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Amazing Solar Panel Made Of Crop Waste Doesn’t Need Sunlight To Produce Energy




  • Carvey Ehren Maigue, an engineering student from the Philippines, has invented a solar panel that doesn’t require sunlight.
  • The Aurora Renewable Energy and UV Sequestration (AuREUS) is capable of absorbing ultraviolet light and then converting it into energy.
  • The invention has been awarded by the James Dyson Award as the 2020 Sustainability Winner.

A young man from the Philippines has discovered an interesting way to make solar panels much more efficient. Mapua University electrical engineering student Carvey Ehren Maigue has come up with a new technology that has the capability of harvesting ultraviolet light stored in materials touched by the sun.

Called the AuREUS, or the Aurora Renewable Energy and UV Sequestration, this tech absorbs ultraviolent light in organic luminescent particles which are later converted into light and then energy.

According to Maigue, the AuREUS’ solar film functions similarly “to how we breathe in oxygen and we exhale carbon dioxide.”

“It takes in ultraviolet light, and then after some time it would shed it as visible light,” he also added.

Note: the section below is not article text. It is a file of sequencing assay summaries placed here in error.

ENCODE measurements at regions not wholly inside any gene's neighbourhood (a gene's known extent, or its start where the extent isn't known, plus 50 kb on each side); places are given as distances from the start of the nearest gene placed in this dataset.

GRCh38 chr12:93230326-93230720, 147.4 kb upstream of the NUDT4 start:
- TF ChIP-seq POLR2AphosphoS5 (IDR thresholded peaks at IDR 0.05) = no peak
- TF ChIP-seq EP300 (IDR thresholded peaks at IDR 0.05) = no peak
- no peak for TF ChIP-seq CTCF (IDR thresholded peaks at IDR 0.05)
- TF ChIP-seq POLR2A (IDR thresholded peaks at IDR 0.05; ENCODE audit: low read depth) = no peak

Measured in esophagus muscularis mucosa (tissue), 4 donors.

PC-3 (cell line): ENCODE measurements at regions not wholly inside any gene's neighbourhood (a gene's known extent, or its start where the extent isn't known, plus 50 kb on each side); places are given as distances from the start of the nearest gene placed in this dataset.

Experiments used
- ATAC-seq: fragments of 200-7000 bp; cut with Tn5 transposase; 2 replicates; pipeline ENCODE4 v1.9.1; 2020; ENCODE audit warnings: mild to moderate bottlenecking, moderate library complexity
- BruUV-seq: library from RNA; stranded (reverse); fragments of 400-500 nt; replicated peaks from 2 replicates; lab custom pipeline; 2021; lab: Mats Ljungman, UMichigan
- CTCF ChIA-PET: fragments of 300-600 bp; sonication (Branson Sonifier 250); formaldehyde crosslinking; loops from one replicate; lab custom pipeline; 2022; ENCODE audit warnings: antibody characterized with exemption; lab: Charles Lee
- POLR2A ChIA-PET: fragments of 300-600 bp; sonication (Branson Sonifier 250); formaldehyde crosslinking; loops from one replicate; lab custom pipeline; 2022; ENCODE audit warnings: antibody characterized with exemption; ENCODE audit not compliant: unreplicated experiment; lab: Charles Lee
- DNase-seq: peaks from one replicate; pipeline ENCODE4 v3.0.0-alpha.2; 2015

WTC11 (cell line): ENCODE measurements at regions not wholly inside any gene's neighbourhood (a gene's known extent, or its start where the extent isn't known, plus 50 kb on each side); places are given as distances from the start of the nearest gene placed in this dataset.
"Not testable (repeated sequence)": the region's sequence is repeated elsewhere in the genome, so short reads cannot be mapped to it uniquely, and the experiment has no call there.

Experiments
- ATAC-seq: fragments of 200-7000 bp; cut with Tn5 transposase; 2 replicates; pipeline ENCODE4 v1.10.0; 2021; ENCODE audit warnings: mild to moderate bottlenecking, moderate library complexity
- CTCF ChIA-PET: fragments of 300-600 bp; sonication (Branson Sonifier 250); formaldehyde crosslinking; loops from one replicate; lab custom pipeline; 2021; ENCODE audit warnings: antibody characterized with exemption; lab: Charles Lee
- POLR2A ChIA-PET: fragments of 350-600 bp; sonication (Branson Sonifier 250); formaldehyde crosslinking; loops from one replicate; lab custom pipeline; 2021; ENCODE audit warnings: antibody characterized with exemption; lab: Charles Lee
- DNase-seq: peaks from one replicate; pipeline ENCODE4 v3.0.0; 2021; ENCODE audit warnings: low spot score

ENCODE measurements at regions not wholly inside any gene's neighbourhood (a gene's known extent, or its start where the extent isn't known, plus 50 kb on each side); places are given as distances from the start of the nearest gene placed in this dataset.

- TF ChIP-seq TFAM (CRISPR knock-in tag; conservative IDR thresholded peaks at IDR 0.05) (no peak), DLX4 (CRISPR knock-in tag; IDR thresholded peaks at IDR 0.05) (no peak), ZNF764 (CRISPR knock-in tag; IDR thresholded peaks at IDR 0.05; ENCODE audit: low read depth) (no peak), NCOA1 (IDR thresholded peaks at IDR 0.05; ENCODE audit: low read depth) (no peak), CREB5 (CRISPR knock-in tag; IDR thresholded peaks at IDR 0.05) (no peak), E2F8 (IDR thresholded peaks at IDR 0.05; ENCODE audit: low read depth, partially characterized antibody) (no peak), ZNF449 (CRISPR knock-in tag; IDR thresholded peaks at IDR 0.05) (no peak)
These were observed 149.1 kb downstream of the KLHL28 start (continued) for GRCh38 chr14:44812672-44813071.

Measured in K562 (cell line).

The tech utilizes a type of film that can be installed on building exteriors, walls, and windows. Even more amazing, the said material is made of resin and vegetable crops.

Maigue used solar film coating and then created a 3×2 feet prototype for his apartment window. The unique solar panel was able to produce sufficient energy to charge several mobile devices.

The invention has since earned international recognition as it has been named by The James Dyson Award as the 2020 Sustainability Winner. He took home a $35,000 reward from the James Dyson Foundation.

Founder and chief engineer James Dyson said about Maigue’s invention:

“I’ve always truly believed that young people want to change the world and that’s absolutely right, they should do. It’s their world now, not our world. This gives them the opportunity to solve the problems hat they think are really important to solve and it gives them the confidence that they can literally do that.”

Meanwhile, Maigue shared:

“I would like to help people access clean, renewable energy here in the Philippines.”

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